Since Matt Smith announced his departure as the titular lead in Doctor Who, conversations have spread throughout geekland, speculating on who the next Doctor would be. And throughout these conversations, I kept coming back to the same conclusion; it’s going to be another white, cisgender male, isn’t it?

And yet, I’d be lying if there wasn’t part of me that thought, “What if?” “What if it’s a woman?” “What if it’s a black man?” “What if it’s a woman of colour? Intersectionality on Doctor Who? Could it happen?” It was like being a fan of a mid-table Premier League club; you know that your team is never going to win the league, but as the season approaches, you allow a sliver of chimeric wonder to enter your mind. Maybe this year, this year, it will happen.

Inevitably, I was left disappointed. For clarity’s sake, my bugbear isn’t that the new Doctor is a white, cisgender male. It’s that all twelve Doctors have been white, cisgender males. Journalist, Bim Adewumni tweeted sentiments regarding the casting of Peter Capaldi that align closely with my own. And while the fact that’s he’s older than previous Doctors is a positive, it may also have remnants of male privilege.

In the film, Chasing Amy, writer/director Kevin Smith gives Ben Affleck’s character (who authors a comic-book) a line in which he talks about the target audience for his comic; “Over or underweight guys who don’t get laid. They’re our bread and butter.” This is a throwaway line in the context of the movie, but makes a telling statement regarding the perception of people who like ‘geeky pursuits’. All that sentence was missing was Affleck’s character saying, “”Over or underweight white guys who don’t get laid.” Did you notice the cutaways to the audience during the half-hour press release that doubled up as an announcement for Capaldi’s casting? Finding people of colour in the crowd was not easily done.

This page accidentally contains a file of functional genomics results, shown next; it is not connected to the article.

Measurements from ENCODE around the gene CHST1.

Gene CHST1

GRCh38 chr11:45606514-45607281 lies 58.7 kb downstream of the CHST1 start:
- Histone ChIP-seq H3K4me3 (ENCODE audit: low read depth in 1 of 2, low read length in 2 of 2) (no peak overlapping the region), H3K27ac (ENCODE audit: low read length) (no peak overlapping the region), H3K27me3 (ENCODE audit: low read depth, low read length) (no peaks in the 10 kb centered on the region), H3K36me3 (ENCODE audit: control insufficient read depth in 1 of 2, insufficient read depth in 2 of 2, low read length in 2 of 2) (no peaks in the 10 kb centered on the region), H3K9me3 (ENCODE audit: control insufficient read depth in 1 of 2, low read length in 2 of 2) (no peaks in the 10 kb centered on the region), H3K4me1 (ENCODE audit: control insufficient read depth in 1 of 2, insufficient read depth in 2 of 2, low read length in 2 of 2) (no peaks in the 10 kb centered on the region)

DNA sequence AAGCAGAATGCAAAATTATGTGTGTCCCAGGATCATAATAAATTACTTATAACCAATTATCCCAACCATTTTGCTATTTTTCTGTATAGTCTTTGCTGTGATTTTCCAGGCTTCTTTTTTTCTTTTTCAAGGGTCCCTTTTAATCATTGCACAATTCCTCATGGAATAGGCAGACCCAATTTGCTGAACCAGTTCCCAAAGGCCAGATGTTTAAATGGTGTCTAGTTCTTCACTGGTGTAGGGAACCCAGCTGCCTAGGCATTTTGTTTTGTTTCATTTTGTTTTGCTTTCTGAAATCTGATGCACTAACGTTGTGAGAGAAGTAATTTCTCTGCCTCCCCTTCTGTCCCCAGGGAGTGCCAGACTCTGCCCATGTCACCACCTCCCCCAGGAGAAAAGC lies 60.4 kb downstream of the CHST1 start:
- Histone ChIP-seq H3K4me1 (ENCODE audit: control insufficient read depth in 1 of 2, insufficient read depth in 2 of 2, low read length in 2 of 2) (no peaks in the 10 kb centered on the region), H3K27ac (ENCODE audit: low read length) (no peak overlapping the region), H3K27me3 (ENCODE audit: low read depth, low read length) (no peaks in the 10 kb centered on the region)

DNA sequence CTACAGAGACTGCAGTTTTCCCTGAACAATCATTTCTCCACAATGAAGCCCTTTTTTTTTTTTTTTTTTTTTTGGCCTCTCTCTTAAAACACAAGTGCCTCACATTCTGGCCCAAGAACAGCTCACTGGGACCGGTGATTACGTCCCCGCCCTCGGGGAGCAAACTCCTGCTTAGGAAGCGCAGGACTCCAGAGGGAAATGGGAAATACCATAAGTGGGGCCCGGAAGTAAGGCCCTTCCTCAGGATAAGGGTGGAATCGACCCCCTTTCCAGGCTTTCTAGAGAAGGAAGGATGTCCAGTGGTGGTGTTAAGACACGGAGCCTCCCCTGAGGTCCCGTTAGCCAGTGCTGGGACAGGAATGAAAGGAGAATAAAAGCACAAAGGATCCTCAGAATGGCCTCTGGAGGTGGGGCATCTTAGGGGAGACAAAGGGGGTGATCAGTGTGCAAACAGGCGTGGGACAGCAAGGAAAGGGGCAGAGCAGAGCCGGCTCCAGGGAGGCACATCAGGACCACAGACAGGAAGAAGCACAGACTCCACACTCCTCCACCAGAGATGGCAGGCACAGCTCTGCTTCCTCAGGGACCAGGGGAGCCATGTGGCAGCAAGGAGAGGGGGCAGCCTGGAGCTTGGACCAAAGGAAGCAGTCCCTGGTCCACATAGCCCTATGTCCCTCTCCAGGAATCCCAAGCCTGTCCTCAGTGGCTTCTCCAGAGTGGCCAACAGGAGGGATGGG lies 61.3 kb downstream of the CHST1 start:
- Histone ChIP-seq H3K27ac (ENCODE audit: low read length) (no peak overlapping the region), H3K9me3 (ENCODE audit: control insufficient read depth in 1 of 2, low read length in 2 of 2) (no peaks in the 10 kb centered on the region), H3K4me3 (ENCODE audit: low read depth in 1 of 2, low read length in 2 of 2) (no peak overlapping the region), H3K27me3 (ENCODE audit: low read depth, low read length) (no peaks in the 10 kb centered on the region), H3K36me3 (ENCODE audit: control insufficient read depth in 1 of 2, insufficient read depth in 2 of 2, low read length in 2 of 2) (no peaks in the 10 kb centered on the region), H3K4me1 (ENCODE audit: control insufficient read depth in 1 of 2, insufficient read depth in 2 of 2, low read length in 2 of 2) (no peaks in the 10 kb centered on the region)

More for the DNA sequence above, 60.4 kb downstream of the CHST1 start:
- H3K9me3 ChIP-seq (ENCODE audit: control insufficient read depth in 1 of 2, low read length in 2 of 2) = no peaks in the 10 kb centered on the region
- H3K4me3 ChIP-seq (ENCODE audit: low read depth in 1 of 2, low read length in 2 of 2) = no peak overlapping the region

So, white guy loves geeky things? Standard practice. But anyone else? That’s either anomalous or suspicious, which causes prejudice such as this. Steven Moffat is reported as saying that now didn’t feel “right” to have a female Doctor[1], which shows that the sexism in Doctor Who goes to the very top.

In his first interview since being cast, Capaldi stated that he felt Doctor Who “belongs to all of us.”

To which I say, yes Peter, it does. All of us. As earlier mentioned, I think he’ll do a fine job as The Doctor, and those making wearisome Malcolm Tucker based jokes should look at his excellent work in the second series of The Hour for some indication of what to expect from him. My problem isn’t with Capaldi at all, but with the unchecked privilege inherent in the notion that Doctor Who is a white, cisgender male (and able-bodied) preserve – which also alienates future potential audience members.

Well, guess what? Plenty of us who don’t fit in that aforementioned category also have a deep love for genre-fiction. And rather than be an afterthought, many of us would like to feel truly part of shows like Doctor Who.

We may love the show, but it appears that the show doesn’t love us back.

[1] But it’s right to have a male Doctor, is it Steven?

A mixed-race film graduate,   Shane Thomas comes from Jamaican and Mauritian parentage. He has been blogging about sport since 2010 at the website for   The Greatest Events in Sporting History, and is a writer for the Writers of Colour website.  He is also a contributor to  ‘Simply Read’ , the blogging offshoot of the podcasting network,  Simply Syndicated A lover of sport, genre-fiction, and privilege checking, Shane can be found on Twitter, both at  @TGEISH and  @tokenbg  (and yes, the handle does mean what you think it means).